I am not criticising him for not interviewing the homeless personally or tracking down and talking to those living illegally in sheds. Or rather I am not criticising him for that alone. But he avoids quoting from interviews others have done with those affected and even avoids communication with the organisations that are the front line services for the crisis he describes. He quotes statistics from the housing charity Shelter but doesn’t include much information about their work. He never talks to debt charities or those working in the Citizen’s Advice Bureau. There are photos of housing in Sheffield used throughout the book to illustrate the issues but it is telling that the only one focusing on a human subject is a disembodied hand inputting the number of a care worker into a phone.
And this is why I am not entirely sure who his intended audience is and whether I am criticising the book for something outside of its remit.
If he wanted to fuel the debate on housing issues and offer a ready source of statistics for those who will actually reach that wider audience, he succeeds. If he wanted to articulate the issues for some of the millions of potential readers affected by them and not just other academics and political figures, he fails to engage with them. I closed the book feeling like I had almost drowned in all those statistics, my lasting impression is of too much maths and not enough compassion.
And then there is the fact that a book like this, sold for the statistics alone and with little ‘artistic’ merit, has a limited shelf life. I find that I cannot recommend it to you as a fellow reader unless you were already likely to read it anyway.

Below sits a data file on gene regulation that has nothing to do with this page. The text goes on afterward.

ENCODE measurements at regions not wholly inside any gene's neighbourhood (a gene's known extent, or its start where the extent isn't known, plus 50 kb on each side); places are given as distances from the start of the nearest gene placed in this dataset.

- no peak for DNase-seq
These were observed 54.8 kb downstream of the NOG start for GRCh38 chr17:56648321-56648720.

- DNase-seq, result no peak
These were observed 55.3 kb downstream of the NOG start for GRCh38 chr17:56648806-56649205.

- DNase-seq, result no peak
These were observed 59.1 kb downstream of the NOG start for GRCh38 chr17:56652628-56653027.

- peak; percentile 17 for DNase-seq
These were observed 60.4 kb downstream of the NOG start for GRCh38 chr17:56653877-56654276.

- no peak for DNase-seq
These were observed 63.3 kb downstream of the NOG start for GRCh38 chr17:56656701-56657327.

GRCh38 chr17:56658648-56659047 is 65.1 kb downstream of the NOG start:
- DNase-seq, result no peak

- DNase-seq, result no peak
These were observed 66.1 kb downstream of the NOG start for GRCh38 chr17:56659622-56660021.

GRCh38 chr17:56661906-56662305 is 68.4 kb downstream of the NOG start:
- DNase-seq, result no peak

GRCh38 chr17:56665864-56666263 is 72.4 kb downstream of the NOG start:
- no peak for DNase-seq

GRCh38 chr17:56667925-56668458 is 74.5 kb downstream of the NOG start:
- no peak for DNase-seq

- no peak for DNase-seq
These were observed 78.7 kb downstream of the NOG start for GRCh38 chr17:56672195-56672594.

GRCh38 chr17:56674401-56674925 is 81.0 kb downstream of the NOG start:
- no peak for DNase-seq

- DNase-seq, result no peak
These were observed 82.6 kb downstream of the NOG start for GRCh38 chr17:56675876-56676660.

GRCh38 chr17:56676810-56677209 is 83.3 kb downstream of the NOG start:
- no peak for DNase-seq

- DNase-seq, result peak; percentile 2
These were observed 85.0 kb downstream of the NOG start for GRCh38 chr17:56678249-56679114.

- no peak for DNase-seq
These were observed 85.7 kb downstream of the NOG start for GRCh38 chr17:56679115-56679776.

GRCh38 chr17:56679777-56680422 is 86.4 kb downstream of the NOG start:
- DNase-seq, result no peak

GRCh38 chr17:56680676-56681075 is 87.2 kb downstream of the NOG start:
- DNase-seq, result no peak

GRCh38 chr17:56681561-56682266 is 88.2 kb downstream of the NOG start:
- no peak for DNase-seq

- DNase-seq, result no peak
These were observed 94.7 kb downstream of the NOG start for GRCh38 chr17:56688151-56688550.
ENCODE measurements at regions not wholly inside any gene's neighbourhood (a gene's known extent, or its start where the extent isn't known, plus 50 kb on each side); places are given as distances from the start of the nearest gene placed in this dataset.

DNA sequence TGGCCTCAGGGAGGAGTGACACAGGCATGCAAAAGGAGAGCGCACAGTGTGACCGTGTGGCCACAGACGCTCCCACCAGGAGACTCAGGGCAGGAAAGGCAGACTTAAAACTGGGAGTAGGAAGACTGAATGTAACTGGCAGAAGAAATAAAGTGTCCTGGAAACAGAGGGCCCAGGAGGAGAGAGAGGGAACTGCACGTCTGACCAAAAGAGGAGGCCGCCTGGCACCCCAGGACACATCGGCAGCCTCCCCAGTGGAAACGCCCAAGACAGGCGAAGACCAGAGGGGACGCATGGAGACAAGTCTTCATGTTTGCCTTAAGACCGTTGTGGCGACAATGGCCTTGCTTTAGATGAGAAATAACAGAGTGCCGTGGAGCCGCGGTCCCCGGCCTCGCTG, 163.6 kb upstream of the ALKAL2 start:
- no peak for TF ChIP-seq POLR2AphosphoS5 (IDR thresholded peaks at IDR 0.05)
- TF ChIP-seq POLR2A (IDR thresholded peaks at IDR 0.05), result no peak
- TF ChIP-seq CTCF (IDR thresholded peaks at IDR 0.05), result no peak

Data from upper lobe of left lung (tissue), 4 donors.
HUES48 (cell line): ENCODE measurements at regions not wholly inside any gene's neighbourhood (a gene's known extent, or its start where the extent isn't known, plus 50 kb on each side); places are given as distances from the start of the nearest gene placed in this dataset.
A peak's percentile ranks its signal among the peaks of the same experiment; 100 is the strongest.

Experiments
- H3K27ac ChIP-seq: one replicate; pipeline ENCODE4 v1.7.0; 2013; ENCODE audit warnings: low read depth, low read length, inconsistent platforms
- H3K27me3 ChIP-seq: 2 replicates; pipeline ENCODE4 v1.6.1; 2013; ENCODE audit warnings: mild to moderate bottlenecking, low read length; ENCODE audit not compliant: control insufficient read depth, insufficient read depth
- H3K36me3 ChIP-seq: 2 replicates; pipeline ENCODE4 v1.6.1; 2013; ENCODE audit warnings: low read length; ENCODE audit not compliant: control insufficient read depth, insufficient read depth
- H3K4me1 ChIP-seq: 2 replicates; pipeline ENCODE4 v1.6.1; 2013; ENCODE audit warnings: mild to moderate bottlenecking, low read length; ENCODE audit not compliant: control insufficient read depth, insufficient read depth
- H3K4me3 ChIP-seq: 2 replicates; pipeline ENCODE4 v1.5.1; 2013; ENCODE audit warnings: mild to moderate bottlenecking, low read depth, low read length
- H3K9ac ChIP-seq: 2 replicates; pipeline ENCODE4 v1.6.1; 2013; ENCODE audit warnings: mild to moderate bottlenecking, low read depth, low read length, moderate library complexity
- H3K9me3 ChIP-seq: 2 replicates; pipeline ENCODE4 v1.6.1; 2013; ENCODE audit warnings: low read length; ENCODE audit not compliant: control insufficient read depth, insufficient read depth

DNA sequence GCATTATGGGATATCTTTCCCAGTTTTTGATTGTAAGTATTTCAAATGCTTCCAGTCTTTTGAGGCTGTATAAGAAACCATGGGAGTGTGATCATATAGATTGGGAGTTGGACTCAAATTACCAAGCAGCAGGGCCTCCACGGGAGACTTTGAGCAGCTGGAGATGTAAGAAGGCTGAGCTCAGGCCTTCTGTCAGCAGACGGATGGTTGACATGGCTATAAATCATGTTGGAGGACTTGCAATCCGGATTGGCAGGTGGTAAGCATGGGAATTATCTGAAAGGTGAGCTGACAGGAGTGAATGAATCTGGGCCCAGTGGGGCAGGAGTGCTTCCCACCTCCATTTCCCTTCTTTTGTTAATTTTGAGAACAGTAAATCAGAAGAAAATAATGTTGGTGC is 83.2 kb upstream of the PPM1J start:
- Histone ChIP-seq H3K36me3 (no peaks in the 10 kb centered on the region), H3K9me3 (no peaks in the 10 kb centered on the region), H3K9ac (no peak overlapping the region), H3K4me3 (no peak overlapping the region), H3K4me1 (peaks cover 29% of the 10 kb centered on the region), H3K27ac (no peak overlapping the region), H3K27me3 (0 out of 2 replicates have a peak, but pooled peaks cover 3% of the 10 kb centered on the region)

Instead I am going to suggest you go and get a mug of coffee or tea and read novelist James Meek’s article, Where Will We Live?, which was published in the London Review of Books at around the same time Dorling’s book came out.
Meek’s piece is narrative-based, far more humane and very memorable. He brings an author’s eye for personal detail to bear on wider social issues and his piece focuses on conversations with those actually affected by them. At its heart is compassion not a graph.
So yes, it is incredibly rude of me to re-direct your attention from Dorling’s book to Meek’s article. And I truly do think we need both the Dorlings and the Meeks of this world, the statisticians and the authors, those who conjure graphs and statistics for the politicians and those who can make a story real and human for us. But I am fairly certain, as I think most readers are at heart, that it is narratives and images, not the statistics behind them, that change the world… So I hope you will forgive me the unorthodoxy and go ahead and read the article instead.